Play it online

Cyber-battle:The big three game console companies unveil rival services for the Internet at the Electronic Entertainment Expo.

May 23, 2002|By Kevin Washington | Kevin Washington,SUN STAFF

LOS ANGELES--Only six months after the video game war began, console makers are launching another battle for the hearts, minds and trigger fingers of their players this time in cyberspace.

Sony, Microsoft and Nintendo detailed their Internet war plans to gamers, reporters and analysts this week at the annual Electronic Entertainment Expo, where hardware and software companies roll out the technology they plan to have ready by the winter holiday season.

All the new services will give console gamers what PC owners have had for years the ability to play opponents across town, across the country and even around the world.

Each online gaming empire will be different. Microsoft, for example, will serve as host and control almost every aspect of the online gaming experience, while Sony and Nintendo will leave details of online play to individual game developers.

Even the audiences will be different. Microsoft is aiming strictly at those who have broadband Internet service cable or DSL. It hopes high-speed online communication will showcase the companys powerful new Xbox console, which has a built-in network adapter. Sony and Nintendo owners will be able to play at least some games over slower, but far more common dial-up Internet connections. They'll have to pay $40 for adapters to play online.

All the major players say business is looking good. Microsoft, which branched out of PC software into console gaming last year, even promised to pump $2 billion into the Xbox over the next five years to show its commitment to the cause.

The three giants can afford to make the investment because the video game industry is thriving in an era that has battered the rest of the technology sector. Overall, about 145 million people play interactive games on a regular basis using consoles, PCs and handheld game machines, according to Peter D. Hart Research, a survey research firm.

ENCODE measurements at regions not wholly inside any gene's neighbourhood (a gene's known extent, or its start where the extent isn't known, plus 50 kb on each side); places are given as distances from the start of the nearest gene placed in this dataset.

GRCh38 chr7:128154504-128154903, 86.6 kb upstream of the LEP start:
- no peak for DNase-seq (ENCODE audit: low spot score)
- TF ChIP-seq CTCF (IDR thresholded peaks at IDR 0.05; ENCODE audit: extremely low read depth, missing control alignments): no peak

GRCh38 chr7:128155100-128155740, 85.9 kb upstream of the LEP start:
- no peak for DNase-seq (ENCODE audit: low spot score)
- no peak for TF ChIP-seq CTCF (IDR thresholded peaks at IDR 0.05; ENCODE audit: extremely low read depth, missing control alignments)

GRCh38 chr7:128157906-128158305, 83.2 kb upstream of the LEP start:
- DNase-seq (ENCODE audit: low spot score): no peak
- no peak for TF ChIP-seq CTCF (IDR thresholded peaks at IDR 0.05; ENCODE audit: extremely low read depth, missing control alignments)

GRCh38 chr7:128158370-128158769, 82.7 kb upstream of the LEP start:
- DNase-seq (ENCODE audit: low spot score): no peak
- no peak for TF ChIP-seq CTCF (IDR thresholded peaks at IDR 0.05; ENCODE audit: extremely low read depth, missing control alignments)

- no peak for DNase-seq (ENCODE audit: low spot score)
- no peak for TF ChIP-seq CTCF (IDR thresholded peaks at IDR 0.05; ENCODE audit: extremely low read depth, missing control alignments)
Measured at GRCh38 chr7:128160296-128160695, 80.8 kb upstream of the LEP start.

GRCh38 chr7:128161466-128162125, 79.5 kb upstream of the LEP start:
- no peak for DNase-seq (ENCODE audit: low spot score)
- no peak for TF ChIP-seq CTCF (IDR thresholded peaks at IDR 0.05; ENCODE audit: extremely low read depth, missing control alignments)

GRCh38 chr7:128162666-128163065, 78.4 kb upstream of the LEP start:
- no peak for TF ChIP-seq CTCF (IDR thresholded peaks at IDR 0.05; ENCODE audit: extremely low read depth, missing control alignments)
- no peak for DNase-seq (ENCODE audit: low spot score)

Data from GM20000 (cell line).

Spurred by the introduction of powerful consoles from all three manufacturers, consumers bought $9.4 billion worth of video game hardware and software last year, up a startling 40 percent from 2000s figures. And for the first time, the video game industry surpassed the movie industry in total sales by a cool $1 billion.

The battle for dominance in this growing market led to serious hardware price-slashing last week, with Sonys PlayStation2 and Microsofts Xbox console falling from $299 to $199 each. Nintendos Game Cube, already $199, fell to $149.

With their consoles selling near cost or, in Microsofts case, at a loss the gaming giants believe online play offers a path to increased profits from two sources. First, customers will have to buy new games with online capability. Second, game makers hope customers eventually will be willing to pay extra fees for Internet play.

Online gaming is already popular in the PC world, with an estimated 59 million players, according to Jupiter Media Metrix, an Internet market research firm.

A lot of gamers have either already played online games or have heard how much fun they are, said Greg Kasavin, executive editor of Gamespot.com, a Web site that follows the industry. Moreover, everyone agrees that online gaming is on the upswing.

Its also no secret that traditonal video gaming is often a social event in which friends shoot it out, compete on race courses or do battle in fantasy worlds on their television sets. If friends cant get together in the same location, the industry is betting, they will spend money to play online.

One asset for all three is Sega Corp., which abandoned its own Dreamcast console last year to concentrate on software. Sega pioneered Internet console play and had 15 games online when it dropped the Dreamcast. It now develops titles for the Xbox, PS2 and Game Cube.

Charles Bellefield, vice president for corporate strategy at Sega of America, said the big question is how easy it will be for console gamers to get online and stay there.

The key will be to deliver a consistent experience to the consumer, he said.

Heres what the Big Three plan to offer: *Sony -- The industry leader with more than 30 million PS2s sold worldwide, Sony will get a jump on Nintendo and Microsoft in the online world, too. Starting Aug. 27, buyers will have a choice of an Ethernet adapter for broadband connections or a dialup modem adapter for regular phone lines at $39.95 each.

Sony's package will include a startup disc offering game demos, help and software to hook up to Internet service providers such as AOL and EarthLink. Players will be able to use their existing Internet service provider if they prefer, Sony said.

There are no plans to charge for online play, at least initially. While all games with online capabilities can be used with broadband service, not all will support slower connections.

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